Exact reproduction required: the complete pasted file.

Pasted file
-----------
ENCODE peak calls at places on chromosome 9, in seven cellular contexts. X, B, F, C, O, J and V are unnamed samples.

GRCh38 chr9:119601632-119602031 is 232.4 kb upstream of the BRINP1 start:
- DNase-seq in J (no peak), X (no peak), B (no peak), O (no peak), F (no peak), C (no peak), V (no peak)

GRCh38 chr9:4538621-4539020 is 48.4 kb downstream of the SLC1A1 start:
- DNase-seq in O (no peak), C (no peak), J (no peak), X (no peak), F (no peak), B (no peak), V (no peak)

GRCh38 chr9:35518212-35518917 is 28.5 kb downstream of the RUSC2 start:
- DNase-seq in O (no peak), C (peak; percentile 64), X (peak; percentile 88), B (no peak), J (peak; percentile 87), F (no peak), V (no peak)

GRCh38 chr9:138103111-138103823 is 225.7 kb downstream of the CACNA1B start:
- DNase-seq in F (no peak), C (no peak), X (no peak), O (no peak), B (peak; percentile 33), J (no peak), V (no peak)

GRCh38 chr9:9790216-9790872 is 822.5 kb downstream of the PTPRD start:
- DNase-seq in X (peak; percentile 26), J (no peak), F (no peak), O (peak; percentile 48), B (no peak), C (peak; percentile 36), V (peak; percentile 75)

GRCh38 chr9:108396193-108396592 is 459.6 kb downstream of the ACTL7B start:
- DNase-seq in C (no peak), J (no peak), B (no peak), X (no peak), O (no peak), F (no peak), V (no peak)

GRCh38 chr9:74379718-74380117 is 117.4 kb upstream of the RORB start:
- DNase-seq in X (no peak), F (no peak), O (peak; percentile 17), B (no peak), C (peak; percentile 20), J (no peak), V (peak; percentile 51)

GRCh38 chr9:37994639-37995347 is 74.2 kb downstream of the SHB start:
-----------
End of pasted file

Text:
ENCODE peak calls at places on chromosome 9, in seven cellular contexts. X, B, F, C, O, J and V are unnamed samples.

GRCh38 chr9:119601632-119602031 is 232.4 kb upstream of the BRINP1 start:
- DNase-seq in J (no peak), X (no peak), B (no peak), O (no peak), F (no peak), C (no peak), V (no peak)

GRCh38 chr9:4538621-4539020 is 48.4 kb downstream of the SLC1A1 start:
- DNase-seq in O (no peak), C (no peak), J (no peak), X (no peak), F (no peak), B (no peak), V (no peak)

GRCh38 chr9:35518212-35518917 is 28.5 kb downstream of the RUSC2 start:
- DNase-seq in O (no peak), C (peak; percentile 64), X (peak; percentile 88), B (no peak), J (peak; percentile 87), F (no peak), V (no peak)

GRCh38 chr9:138103111-138103823 is 225.7 kb downstream of the CACNA1B start:
- DNase-seq in F (no peak), C (no peak), X (no peak), O (no peak), B (peak; percentile 33), J (no peak), V (no peak)

GRCh38 chr9:9790216-9790872 is 822.5 kb downstream of the PTPRD start:
- DNase-seq in X (peak; percentile 26), J (no peak), F (no peak), O (peak; percentile 48), B (no peak), C (peak; percentile 36), V (peak; percentile 75)

GRCh38 chr9:108396193-108396592 is 459.6 kb downstream of the ACTL7B start:
- DNase-seq in C (no peak), J (no peak), B (no peak), X (no peak), O (no peak), F (no peak), V (no peak)

GRCh38 chr9:74379718-74380117 is 117.4 kb upstream of the RORB start:
- DNase-seq in X (no peak), F (no peak), O (peak; percentile 17), B (no peak), C (peak; percentile 20), J (no peak), V (peak; percentile 51)

GRCh38 chr9:37994639-37995347 is 74.2 kb downstream of the SHB start: